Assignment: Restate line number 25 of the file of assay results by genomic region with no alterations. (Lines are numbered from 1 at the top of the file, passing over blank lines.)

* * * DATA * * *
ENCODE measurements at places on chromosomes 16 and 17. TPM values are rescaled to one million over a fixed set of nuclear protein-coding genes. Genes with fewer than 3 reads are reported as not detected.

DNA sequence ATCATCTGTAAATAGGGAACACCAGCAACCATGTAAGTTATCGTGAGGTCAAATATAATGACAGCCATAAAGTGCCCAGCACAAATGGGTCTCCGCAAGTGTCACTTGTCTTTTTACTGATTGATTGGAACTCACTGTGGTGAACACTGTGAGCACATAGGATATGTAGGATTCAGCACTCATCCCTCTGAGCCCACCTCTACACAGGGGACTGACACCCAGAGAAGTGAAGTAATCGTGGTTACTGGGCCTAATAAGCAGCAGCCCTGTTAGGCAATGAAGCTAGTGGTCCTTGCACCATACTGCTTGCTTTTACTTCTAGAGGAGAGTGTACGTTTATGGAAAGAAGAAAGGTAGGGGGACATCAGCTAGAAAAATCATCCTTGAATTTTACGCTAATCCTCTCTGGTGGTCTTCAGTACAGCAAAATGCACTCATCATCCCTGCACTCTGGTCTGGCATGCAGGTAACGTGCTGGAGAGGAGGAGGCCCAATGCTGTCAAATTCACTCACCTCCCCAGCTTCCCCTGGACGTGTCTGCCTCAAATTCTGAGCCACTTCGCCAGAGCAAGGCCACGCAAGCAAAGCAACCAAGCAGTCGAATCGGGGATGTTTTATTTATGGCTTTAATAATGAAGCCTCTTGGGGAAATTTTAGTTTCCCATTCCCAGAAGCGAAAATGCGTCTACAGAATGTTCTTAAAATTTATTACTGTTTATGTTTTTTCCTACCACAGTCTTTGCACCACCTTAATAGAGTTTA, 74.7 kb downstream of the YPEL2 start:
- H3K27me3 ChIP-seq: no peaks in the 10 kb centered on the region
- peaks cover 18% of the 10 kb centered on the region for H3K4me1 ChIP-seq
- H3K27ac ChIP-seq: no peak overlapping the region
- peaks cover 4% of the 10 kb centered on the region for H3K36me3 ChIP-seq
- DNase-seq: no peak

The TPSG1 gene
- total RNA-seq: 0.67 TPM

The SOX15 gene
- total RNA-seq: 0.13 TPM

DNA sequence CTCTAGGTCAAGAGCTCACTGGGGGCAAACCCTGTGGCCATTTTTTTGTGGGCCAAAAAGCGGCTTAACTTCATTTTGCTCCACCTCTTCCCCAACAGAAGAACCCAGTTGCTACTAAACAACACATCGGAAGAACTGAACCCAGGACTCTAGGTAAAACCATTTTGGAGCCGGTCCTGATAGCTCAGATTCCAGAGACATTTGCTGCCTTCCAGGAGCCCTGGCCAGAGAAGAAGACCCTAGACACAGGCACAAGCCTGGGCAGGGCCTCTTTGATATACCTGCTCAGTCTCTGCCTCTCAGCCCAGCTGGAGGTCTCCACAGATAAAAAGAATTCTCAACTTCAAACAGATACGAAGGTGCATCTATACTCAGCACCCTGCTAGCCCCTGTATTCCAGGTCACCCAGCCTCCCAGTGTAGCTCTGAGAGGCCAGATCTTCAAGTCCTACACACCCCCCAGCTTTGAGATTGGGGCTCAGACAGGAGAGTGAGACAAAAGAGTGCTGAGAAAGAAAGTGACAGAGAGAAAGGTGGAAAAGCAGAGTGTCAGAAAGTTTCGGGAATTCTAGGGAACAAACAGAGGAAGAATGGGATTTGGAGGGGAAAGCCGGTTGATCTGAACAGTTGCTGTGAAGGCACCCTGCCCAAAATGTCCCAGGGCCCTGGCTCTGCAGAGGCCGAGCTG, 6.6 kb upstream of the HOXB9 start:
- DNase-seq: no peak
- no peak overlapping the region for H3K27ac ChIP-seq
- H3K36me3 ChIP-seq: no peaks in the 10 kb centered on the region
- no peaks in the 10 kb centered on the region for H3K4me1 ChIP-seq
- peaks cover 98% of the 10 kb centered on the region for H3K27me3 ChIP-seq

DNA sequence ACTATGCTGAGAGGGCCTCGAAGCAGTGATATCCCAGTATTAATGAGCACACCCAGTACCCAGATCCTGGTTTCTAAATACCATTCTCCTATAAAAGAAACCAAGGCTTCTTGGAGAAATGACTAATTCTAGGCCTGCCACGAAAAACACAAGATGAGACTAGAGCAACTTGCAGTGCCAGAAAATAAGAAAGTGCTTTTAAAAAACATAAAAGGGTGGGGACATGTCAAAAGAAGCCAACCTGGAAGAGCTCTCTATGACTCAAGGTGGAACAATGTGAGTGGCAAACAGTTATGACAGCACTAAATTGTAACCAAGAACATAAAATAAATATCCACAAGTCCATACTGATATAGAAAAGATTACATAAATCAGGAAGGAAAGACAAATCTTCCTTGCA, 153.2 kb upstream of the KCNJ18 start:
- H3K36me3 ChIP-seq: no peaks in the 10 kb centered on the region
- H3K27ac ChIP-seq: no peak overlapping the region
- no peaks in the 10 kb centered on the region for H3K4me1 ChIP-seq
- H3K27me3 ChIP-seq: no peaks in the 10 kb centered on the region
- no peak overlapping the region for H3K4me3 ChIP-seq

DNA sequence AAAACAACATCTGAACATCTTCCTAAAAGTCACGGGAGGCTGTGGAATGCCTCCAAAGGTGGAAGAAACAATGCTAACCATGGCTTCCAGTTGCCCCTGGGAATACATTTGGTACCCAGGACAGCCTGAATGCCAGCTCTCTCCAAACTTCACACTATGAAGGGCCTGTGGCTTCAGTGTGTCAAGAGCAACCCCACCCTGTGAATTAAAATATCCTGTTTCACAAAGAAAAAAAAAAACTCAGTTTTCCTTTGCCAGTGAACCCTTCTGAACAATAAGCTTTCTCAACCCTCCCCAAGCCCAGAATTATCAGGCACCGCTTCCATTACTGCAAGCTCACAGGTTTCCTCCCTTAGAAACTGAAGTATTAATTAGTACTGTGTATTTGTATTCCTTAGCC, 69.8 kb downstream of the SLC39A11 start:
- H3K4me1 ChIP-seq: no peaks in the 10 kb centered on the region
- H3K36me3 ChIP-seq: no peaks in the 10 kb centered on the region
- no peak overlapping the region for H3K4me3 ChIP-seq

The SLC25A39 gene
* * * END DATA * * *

- H3K4me1 ChIP-seq: no peaks in the 10 kb centered on the region